Simple Truths About The Buddhist Practice of Meditation
In its ultimate essence, Buddhism aims to help you to end your suffering through awareness and conscientious intelligence. It helps you to understand how you become into what you are and what factors shape you and your life.
You learn it by paying close attention to yourself and the world in which you live. In the process you gain control over your own thoughts, actions and responses and find peace and stability in yourself. The teachings of the Buddha are the guidelines. But you are under no compulsion to follow him or the millions of monks and teachers who are venerated by various schools of Buddhism.
What you need is a head on your own shoulders that is truly yours, free from illusions, deceit and worldliness. The teachings of the Buddha are preserved in the Buddhist canon. But there are a thousand variations in which they are practiced. The differences are inevitable, because Buddhism aims to save you from the conditioning of your own mind and from the deceptions and the defenses you entertain ignorantly to distract yourself from the real suffering in your life. A Buddhist may disagree with his fellow Buddhists on finer aspects of practice and theory. But he generally accepts the dhamma-vinaya, consisting of the Four Noble Truths and the Eight Fold Path, as the core philosophy of his life.
In Buddhism there is no place for blind faith. Every principle has to be tested in real life situations and understood through personal experience. The Buddha himself advised his followers to guard themselves against religious authority and be lamps unto themselves. Centuries later a similar theme was echoed by J.Krishnamurthy, though not a Buddhist in the strict sense of the word, when he said that religion was a pathless land in which each one had to find one's own path.
Rinzai Roku, a Zen master, summed up the same approach beautifully when he said, "If you become the master of each circumstance, wherever you stand, whatever you do, is Truth itself." Scholars of various schools of Buddhism may spend time in putting forth arguments and subtle nuances of their respective schools of philosophy in defense of their beliefs and practices. But if you have studied Buddhism in some detail and understood its deepest essence or its core values, you will realize that Buddhism is all about knowing yourselves by being grounded in reality and living with right intentions, with a sense of ethical responsibility, to break through the conditioning to which you are susceptible and end your suffering which is the dominant aspect of your life. It is about being who you are and what you are, living consciously and righteously, in the present moment, with loving kindness and total body and mind awareness.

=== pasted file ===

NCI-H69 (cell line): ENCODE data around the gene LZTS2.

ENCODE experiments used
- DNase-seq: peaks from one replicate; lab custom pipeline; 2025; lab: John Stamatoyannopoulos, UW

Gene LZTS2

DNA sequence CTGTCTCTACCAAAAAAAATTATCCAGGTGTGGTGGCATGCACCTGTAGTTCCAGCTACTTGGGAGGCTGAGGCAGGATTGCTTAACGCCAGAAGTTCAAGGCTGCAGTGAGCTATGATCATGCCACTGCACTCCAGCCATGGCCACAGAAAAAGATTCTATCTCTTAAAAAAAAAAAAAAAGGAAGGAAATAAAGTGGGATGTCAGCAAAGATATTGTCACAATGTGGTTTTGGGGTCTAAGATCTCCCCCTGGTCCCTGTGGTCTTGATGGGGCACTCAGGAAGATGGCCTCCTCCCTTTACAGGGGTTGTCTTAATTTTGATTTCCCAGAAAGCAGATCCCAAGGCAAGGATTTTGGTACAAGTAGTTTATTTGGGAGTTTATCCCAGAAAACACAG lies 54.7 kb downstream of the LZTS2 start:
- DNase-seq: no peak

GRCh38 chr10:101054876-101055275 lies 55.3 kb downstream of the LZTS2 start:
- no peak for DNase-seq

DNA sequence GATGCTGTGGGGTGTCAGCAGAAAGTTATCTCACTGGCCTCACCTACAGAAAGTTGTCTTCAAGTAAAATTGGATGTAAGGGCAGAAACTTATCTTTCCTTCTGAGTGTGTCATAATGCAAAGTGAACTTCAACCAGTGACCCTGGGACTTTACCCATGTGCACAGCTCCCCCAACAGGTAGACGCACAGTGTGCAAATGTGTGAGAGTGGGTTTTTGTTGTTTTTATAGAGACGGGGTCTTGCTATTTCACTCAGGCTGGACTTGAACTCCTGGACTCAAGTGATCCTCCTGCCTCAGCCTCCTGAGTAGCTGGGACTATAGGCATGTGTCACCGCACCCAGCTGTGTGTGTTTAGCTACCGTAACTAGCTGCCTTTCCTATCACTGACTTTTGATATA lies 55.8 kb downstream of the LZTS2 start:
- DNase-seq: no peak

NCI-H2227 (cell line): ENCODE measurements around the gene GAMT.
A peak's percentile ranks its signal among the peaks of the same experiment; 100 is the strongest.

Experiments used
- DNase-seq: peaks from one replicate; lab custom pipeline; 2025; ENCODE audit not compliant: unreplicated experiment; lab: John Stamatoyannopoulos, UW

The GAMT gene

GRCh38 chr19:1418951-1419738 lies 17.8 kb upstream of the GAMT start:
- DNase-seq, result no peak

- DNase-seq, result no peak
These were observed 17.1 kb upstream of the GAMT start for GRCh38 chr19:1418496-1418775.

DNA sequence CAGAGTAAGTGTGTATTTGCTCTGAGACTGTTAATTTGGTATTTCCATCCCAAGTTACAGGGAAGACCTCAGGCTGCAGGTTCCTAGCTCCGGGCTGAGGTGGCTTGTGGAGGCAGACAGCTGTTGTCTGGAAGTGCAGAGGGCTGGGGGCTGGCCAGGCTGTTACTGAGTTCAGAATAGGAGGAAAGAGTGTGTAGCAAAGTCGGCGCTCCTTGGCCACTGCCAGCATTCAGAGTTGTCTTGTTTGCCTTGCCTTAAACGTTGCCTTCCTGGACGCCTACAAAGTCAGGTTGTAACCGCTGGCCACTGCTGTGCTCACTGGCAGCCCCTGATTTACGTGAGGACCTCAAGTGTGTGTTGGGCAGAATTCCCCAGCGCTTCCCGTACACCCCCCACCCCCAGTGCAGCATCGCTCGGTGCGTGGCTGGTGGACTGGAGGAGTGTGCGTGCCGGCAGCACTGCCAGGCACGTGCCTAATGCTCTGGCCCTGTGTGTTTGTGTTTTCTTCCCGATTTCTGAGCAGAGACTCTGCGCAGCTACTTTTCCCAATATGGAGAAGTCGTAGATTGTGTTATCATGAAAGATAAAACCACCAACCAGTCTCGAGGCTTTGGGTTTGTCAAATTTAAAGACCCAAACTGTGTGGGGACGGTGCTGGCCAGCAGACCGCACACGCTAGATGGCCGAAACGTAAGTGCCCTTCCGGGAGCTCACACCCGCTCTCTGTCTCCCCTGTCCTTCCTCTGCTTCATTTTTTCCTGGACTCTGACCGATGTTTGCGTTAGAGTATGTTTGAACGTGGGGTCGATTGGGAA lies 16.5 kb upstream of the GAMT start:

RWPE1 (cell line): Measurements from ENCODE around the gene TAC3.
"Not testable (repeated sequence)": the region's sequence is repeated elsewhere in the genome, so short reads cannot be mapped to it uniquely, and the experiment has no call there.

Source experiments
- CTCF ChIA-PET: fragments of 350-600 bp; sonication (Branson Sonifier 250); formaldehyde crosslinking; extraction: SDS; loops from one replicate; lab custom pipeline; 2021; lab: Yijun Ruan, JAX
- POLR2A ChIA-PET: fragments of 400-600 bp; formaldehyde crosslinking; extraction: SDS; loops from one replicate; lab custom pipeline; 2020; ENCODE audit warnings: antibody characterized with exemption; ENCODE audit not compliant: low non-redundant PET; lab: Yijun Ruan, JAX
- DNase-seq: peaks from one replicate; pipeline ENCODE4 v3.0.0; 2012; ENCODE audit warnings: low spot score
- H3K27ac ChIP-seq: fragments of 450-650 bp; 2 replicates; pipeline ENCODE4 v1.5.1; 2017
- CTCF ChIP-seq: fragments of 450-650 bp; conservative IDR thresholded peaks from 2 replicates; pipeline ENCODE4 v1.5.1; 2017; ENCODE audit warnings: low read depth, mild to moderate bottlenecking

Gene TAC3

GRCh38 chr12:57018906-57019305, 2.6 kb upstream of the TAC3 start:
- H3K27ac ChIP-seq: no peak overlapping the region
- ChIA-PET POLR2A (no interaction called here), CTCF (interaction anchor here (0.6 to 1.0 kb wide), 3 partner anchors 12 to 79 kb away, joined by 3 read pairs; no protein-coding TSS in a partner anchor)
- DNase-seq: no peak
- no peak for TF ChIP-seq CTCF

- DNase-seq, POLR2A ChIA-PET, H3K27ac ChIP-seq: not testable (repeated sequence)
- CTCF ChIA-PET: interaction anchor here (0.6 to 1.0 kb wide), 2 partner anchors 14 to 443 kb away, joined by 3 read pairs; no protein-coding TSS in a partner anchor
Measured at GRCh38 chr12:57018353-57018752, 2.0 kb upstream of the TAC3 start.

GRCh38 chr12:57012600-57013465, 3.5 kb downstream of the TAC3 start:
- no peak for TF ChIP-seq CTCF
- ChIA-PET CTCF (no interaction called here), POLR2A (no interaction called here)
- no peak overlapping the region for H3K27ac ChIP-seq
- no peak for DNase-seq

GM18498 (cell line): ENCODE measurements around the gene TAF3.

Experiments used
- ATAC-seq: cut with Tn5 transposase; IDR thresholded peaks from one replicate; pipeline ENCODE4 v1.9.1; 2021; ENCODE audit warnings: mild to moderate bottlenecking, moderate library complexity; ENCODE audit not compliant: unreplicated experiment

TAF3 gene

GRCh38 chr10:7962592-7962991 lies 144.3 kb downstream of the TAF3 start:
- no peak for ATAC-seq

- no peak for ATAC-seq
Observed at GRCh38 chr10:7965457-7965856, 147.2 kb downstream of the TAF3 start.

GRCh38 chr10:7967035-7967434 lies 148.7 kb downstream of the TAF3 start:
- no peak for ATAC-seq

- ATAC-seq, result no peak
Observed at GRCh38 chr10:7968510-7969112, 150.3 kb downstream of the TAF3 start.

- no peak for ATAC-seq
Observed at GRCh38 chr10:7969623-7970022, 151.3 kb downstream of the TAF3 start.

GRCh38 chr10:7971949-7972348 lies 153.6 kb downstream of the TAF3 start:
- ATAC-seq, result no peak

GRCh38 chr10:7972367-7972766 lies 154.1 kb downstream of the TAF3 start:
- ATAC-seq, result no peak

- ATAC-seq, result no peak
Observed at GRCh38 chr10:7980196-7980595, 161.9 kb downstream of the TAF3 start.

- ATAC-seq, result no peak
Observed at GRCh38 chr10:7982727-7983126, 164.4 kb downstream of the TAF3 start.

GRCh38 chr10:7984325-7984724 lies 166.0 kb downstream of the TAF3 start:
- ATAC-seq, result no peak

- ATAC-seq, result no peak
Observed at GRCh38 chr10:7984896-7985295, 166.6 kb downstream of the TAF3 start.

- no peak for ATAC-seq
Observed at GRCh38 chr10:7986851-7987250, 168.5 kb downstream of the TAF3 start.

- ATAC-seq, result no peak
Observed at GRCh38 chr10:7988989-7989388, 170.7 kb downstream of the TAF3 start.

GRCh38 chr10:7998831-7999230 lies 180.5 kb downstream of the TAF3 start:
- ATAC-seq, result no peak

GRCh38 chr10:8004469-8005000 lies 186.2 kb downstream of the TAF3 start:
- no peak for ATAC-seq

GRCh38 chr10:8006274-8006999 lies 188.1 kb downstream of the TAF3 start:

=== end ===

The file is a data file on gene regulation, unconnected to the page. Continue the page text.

Buddhism does not concern itself with speculation about the nature and existence of soul and God. Its emphasis is on using our own experiences to know what causes our suffering so that we can end it. It asks you to focus on the present reality, in a state of relaxed awareness, using your own body and mind as the vehicles of truth. Most religions encourage meditation on God and soul. But Buddhism views them as distractions having no real value in ending human suffering.
A Buddhist practitioner, who is grounded in objective reality, will not concern himself whether they exist or not because in his opinion such a pursuit will not lead him to Nirvana or freedom from suffering. For him we cannot resolve our current illusions by means of newer illusions. If we want to break out of our illusions and the deceptions that we build around, we ought to learn to look at reality with pristine clarity. So he aims to cultivate mindfulness to make sense of his existence and the suffering that characterizes it. He tries to understand how his thoughts, intentions and actions are constantly shaping his reality and precipitating his reactions and responses. By doing it he comes to know the importance of righteous living according to the Eightfold Path to escape from the consequences of his own karma.
From a Buddhist perspective, life is not about having goals or reaching somewhere. It is not about striving and seeking or fulfilling our desires. It is about knowing who you are and live mindfully with a sense of responsibility, following the Dharma consciously, intelligently and ethically as the means to end your suffering. Ethical living is indispensable in Buddhism because it is the only way you can end the suffering caused by your own karma. Remember, in Buddhism there is no God who can drop whatever He has been doing to come and rescue you. In life you are your own savior.
You are the doer and your are the sufferer. What matters most is your own actions and intentions. When you realize how the inexorable law of karma works, you will understand the immense responsibility with which you should live in the world to escape from its awful consequences. You will realize how you have been constantly drawing yourself into the vortex of life through your own actions and responses. In Buddhism, the emphasis, therefore, is not on going somewhere, but staying where you are, being who you are, living responsibly and conscientiously, and discover the truth concerning yourself and the world in which you live.
Monastic life is one of the distinguishing features of Buddhism. The Buddha established monasteries in various parts of India, to encourage the monks to live together and benefit from their collective wisdom, learning from each other, so that the practice and promulgation of Dharma would continue simultaneously. However, strictly speaking, in Buddhism, monastic life is not indispensable for the practice of Dharma, although it is a recommended ideal. A lay Buddhist can live amidst the world and use his very house as a monastery and his very life as an opportunity to practice the Eightfold Path and realize the significance of the Four Noble Truths. The monastery provides an ideal setting for stabilizing the mind and overcoming the monkey nature. But it can be done in ordinary life also. One does not have to become a monk to experience mindfulness. What is important is constant practice for practice sake without expectation.